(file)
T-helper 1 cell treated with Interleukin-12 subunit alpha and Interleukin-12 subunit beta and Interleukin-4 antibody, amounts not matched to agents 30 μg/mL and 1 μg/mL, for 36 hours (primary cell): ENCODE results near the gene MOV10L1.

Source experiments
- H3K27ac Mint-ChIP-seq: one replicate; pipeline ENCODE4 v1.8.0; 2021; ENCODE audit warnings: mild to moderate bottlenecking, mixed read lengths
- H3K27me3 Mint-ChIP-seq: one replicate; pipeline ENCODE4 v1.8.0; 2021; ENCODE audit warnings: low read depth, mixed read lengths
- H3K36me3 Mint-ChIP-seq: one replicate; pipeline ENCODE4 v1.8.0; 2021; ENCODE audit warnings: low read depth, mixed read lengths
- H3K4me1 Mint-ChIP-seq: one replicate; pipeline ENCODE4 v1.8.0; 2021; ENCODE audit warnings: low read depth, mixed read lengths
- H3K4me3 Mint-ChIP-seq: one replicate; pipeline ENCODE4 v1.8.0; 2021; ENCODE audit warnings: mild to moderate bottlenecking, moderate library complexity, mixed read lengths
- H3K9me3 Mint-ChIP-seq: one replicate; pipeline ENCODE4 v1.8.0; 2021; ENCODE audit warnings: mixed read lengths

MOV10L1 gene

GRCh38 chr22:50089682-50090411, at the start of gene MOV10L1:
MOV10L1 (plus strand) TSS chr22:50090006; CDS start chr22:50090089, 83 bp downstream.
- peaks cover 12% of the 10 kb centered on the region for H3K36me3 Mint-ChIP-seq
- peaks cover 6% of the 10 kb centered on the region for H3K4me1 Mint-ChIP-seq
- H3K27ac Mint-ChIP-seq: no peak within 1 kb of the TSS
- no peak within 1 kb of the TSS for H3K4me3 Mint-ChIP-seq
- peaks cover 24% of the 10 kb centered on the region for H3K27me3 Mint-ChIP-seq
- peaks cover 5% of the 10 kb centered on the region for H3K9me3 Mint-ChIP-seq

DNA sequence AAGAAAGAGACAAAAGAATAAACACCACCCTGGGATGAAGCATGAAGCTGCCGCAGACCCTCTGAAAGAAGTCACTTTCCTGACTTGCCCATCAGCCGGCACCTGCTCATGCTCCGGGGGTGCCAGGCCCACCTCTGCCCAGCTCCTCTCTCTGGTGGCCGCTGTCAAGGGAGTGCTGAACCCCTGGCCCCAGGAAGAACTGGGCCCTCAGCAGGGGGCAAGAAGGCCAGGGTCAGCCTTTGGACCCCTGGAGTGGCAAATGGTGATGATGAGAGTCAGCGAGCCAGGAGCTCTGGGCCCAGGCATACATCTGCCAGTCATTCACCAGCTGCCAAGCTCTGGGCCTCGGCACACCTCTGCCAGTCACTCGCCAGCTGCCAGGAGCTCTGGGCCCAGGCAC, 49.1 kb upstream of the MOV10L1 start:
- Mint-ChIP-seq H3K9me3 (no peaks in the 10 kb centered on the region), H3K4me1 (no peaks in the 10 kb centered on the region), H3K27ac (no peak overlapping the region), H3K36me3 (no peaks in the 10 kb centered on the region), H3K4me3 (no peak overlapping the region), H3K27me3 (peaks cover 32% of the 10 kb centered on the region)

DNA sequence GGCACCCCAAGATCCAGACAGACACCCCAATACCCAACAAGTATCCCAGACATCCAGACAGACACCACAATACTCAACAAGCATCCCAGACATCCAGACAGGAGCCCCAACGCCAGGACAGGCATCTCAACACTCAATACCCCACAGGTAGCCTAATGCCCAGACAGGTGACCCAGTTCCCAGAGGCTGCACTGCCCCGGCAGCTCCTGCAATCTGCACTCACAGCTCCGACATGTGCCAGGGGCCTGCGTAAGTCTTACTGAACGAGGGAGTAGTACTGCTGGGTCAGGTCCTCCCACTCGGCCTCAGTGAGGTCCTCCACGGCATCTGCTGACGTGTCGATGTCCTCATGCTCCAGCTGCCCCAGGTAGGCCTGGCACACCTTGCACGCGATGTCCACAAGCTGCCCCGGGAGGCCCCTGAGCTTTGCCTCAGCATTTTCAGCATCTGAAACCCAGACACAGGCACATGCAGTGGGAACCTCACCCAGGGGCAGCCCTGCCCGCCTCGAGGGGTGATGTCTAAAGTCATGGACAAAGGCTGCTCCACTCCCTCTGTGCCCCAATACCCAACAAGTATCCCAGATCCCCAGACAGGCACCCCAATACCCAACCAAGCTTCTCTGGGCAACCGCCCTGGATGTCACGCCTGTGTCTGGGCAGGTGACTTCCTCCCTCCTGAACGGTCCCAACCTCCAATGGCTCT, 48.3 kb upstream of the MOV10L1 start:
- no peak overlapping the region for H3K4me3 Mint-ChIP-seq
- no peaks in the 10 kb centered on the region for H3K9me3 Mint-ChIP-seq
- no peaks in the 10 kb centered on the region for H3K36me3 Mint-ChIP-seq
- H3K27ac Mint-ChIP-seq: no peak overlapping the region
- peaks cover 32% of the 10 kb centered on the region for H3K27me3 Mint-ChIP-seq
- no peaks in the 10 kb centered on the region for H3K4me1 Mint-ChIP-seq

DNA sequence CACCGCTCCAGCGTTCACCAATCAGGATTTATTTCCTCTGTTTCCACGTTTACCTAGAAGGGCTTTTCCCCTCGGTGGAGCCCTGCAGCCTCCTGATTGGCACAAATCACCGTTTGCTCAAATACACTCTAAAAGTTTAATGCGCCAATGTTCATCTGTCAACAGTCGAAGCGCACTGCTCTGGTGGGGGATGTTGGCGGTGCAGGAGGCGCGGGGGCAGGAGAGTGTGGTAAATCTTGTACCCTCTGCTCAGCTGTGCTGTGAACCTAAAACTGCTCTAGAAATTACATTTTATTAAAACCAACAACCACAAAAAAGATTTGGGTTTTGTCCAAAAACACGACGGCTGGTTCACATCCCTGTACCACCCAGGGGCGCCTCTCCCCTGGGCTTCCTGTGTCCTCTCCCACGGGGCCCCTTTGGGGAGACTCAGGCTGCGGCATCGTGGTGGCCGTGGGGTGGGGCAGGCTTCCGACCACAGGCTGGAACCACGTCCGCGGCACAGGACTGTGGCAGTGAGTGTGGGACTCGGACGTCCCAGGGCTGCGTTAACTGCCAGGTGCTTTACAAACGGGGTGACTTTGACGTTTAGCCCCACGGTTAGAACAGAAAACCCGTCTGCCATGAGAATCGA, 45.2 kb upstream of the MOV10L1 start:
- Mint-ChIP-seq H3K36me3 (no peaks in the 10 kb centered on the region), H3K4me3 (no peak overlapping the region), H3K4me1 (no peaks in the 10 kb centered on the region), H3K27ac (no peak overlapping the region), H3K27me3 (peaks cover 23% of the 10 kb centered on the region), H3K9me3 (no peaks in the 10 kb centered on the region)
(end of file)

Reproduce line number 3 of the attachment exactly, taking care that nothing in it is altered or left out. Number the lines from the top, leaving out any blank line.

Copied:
- H3K27ac Mint-ChIP-seq: one replicate; pipeline ENCODE4 v1.8.0; 2021; ENCODE audit warnings: mild to moderate bottlenecking, mixed read lengths